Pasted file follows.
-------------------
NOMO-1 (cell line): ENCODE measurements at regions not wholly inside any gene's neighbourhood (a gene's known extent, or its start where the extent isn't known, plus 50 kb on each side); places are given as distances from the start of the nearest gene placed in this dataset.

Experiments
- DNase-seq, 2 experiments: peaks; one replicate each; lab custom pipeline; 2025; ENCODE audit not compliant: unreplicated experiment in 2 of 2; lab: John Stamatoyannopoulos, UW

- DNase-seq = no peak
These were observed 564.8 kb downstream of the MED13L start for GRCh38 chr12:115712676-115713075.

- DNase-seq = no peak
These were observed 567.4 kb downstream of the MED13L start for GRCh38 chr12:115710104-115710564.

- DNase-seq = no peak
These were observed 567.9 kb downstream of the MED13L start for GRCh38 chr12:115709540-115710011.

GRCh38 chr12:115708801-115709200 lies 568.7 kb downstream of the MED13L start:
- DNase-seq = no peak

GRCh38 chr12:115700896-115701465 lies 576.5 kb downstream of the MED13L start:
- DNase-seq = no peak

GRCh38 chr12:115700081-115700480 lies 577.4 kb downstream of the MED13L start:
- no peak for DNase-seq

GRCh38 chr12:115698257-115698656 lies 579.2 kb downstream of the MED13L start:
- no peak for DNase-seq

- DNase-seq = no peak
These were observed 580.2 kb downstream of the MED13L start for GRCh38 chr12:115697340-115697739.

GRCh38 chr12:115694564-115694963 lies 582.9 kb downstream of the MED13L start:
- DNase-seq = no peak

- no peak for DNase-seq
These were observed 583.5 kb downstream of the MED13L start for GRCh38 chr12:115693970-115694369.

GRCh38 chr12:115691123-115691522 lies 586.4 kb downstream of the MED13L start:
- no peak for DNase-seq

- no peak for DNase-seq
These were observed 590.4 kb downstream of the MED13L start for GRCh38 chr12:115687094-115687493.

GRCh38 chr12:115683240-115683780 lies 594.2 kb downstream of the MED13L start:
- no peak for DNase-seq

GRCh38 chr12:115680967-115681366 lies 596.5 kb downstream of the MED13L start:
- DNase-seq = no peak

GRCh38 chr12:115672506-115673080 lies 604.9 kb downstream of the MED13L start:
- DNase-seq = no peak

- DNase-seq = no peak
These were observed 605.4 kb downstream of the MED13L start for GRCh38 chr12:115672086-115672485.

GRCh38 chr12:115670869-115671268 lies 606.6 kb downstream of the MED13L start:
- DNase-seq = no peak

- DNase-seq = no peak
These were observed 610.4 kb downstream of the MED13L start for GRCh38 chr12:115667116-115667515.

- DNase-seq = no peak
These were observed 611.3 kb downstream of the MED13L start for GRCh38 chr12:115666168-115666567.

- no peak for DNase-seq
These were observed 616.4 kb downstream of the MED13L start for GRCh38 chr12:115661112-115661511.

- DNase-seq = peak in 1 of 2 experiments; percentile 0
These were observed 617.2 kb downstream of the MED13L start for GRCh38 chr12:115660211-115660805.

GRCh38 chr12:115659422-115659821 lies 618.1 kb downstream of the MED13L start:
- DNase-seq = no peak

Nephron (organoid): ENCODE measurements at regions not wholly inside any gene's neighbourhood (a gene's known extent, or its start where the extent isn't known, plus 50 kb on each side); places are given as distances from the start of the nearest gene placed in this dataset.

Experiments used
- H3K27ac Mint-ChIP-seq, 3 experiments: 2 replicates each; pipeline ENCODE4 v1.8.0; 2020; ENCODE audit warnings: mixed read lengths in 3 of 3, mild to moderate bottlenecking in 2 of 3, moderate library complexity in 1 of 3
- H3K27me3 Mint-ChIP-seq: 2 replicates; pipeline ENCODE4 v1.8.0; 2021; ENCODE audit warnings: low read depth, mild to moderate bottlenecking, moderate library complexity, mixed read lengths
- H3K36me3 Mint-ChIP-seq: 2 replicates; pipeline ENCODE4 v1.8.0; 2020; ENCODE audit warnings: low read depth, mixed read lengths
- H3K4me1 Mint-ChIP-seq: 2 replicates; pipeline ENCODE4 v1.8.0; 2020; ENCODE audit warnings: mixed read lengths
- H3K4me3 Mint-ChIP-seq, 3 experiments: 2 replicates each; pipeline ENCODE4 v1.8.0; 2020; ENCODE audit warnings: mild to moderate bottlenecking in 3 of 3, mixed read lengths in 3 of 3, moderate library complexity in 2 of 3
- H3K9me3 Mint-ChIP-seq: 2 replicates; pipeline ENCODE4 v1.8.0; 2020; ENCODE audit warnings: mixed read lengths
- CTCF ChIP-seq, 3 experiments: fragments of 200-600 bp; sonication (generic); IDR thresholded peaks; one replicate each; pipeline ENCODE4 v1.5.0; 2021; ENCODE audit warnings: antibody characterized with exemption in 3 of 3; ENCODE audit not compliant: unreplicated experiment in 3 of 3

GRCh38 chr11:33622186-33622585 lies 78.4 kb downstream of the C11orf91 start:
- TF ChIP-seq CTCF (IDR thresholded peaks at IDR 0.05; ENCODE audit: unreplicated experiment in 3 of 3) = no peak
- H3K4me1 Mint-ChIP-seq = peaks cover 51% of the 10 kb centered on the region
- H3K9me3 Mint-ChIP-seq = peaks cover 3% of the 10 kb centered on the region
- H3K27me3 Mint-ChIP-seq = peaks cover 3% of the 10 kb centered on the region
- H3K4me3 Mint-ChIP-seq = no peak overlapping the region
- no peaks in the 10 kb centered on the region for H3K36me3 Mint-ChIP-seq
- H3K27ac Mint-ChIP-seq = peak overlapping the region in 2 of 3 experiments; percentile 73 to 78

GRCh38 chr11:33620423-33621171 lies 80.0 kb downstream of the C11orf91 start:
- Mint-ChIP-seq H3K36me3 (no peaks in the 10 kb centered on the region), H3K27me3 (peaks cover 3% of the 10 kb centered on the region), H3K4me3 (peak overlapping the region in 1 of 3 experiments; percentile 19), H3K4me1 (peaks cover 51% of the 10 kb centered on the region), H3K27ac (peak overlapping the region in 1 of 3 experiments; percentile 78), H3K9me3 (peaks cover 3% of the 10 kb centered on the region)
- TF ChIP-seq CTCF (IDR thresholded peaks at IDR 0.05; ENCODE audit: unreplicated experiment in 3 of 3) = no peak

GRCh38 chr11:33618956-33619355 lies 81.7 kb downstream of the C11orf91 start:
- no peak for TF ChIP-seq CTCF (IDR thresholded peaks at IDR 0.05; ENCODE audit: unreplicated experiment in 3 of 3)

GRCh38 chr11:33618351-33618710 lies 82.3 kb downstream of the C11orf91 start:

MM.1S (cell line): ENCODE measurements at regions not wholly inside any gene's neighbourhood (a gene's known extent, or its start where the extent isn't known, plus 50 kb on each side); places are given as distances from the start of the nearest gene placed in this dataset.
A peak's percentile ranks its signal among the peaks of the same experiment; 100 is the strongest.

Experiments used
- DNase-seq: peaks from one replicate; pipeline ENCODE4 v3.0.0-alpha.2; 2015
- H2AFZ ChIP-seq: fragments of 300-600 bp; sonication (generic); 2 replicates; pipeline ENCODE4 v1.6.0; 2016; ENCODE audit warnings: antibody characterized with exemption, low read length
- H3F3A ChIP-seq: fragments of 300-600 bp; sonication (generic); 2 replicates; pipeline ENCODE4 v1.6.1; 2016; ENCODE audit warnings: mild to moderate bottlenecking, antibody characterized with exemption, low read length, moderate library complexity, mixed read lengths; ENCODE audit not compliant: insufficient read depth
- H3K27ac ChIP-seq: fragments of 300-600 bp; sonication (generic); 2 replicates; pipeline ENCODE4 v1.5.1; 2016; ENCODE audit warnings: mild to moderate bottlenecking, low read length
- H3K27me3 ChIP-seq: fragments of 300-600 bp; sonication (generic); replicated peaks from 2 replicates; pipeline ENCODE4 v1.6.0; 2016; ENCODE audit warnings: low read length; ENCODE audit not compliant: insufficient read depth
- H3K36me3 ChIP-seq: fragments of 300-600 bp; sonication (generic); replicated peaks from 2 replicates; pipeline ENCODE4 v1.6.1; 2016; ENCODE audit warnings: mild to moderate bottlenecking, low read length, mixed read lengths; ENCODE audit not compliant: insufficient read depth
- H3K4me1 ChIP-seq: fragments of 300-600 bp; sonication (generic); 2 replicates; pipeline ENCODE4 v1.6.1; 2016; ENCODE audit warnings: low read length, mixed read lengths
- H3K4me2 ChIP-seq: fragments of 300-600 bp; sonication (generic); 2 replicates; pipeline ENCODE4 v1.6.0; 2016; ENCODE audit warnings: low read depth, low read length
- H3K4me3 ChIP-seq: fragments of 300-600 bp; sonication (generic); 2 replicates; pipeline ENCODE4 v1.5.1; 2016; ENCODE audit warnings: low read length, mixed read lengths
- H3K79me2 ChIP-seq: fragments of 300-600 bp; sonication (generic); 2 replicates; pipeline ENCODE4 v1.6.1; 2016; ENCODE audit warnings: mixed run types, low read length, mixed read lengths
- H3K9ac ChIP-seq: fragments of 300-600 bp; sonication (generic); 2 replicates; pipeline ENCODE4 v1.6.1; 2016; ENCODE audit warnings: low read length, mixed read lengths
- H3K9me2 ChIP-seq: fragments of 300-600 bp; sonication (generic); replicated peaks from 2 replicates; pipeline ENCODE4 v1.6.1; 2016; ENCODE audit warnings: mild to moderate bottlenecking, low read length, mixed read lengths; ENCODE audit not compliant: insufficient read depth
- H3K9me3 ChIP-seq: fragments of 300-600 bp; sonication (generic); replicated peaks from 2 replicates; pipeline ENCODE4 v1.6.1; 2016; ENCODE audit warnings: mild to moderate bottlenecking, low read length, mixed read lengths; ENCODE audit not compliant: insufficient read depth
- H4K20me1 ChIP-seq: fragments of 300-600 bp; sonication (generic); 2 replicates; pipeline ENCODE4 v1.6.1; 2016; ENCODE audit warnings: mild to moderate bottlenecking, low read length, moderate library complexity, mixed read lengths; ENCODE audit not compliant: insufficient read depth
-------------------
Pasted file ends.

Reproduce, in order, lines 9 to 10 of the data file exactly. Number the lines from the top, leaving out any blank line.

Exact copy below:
These were observed 567.9 kb downstream of the MED13L start for GRCh38 chr12:115709540-115710011.

GRCh38 chr12:115708801-115709200 lies 568.7 kb downstream of the MED13L start: